Surviving In Times of Economic Uncertainty
09 November 2016
By Ricardo Teixeira, Chief Operating Officer and CFP® at BDO Wealth Advisors
The current South African economic environment is challenging, to say well the least. The economy has slowed, and concerns are being raised as to whether economic growth pick up or slow down, the looming credit rating downgrade, and following the tabling and subsequent withdrawal of fraud charges against the Finance Minister Pravin Gordhan, if he will still hold his position come February 2017’s budget speech. Although the charges were dropped, fears still loom that a higher political conspiracy is at play, adding to the already unstable economic environment.
Tax revenues have fallen short of expectations. In an effort to remedy this, spending must be cut and taxes raised. The Mid-term budget speech held in October was the last opportunity for Gordhan and South Africa to validate to credit ratings agencies that the country is making progress and should not be downgraded in December. A lower rating signals a higher investment risk, which translates to a higher cost of borrowing for the country and increased capital outflows. With the budget deficit estimated to continue narrowing, higher taxes being indicated, and political instability, how likely is it that he succeeded?
The political context in which Gordhan presented his budget cannot be ignored. Political stability is vital in order to nurture investor confidence. It may be uncertain whether or not SA will be downgraded by the rating agencies. Yet with the context of all that has been laid out by the Minister of Finance, it is likely that we have tough times ahead.
It’s been said that if we could just close our eyes for the next 18 months, we’ll be able to ignore all the noise and turbulence that goes with all the economic uncertainty we’re facing. And then when we open up our eyes again, things will appear to be normal. Unfortunately economic hibernation is not an option, so here are a few time tested tips for surviving in times of economic uncertainty that you may want to try out:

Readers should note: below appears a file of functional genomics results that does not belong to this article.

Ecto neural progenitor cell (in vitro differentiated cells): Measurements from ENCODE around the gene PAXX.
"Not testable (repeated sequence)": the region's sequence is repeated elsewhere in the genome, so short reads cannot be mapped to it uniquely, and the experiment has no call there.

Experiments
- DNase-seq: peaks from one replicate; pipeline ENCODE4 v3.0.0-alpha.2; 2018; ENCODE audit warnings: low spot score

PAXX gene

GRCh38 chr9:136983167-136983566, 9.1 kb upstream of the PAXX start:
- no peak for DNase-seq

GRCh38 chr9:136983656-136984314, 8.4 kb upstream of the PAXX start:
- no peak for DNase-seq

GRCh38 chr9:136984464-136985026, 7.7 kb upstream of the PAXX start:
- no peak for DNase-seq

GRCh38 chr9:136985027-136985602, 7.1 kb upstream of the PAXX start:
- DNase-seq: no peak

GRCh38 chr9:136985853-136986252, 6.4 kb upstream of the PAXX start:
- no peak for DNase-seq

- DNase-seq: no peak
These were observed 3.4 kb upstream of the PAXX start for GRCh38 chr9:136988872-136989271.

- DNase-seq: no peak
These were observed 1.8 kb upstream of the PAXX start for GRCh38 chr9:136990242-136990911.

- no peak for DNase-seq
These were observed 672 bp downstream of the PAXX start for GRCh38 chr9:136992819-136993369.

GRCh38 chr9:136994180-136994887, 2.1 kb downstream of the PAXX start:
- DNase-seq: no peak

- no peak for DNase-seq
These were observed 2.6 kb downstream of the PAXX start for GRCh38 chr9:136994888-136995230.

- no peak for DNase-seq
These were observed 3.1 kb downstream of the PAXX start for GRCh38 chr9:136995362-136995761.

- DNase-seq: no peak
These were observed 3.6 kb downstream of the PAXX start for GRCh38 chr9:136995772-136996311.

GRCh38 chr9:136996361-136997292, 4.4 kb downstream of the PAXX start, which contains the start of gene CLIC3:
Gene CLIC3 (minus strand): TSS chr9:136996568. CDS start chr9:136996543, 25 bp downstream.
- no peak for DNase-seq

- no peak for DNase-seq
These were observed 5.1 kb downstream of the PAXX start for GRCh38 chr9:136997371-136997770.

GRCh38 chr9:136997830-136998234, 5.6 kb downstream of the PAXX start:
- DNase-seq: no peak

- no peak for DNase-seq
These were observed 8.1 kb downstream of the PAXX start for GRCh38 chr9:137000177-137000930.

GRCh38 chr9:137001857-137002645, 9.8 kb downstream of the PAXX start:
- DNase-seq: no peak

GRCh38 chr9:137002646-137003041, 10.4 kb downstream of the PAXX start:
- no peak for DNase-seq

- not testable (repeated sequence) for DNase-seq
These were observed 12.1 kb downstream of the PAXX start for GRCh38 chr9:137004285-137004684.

1. Stay invested:
- As humans, our brains are wired with behaviour biases that regrettably drive irrational investment decisions;
- When times are tough and money is in short supply, it’s easiest to take from savings to supplement our daily living and cash flow needs
- Stopping regular savings, or worse yet, disinvesting savings to use to fund lifestyle expenses is a ‘no no’;
- Often, ‘pension and provident fund’ savings are not seen as regular savings. In times of economic uncertainty, they are seen as an emergency fund. Don’t resign from your employment just to gain access to your retirement savings. Stay invested. Stay employed; the cycle of uncertainty will pass and investment returns will start to look appealing again. Avoid the natural urge to get out when the market seems to be scary. That’s just fear getting the better of a rational investment decision;
- If you do change jobs during these times, and any time as a matter of fact, transfer your retirement savings to a preservation fund and keep them invested. The magic and power of compound investment returns is way beyond our rational understanding so avoid the temptation of dipping into these savings to balance your budget when times get tough.
2. Regularly check in on your spending habits:
- Just as a country needs to balance its budget of tax revenue against spend, so do we need to keep our personal budgets in check. Are we balancing the books? Are we prioritising the right spend? Are we on track for our long term projects and dreams?
- The budget is simply the means to the end. Not the end itself. Knowing what’s important to you and your family, and where you want to be is the starting point of the conversation. Putting numbers and a plan to the end is the purpose of your budget;
- Create the habit of scheduling your annual family budget day as well as your medium term family budget review. This is dedicated time to take stock of what you’re earning, how you‘re allocating it and if you need to make any tweaks to where you should be allocating your money;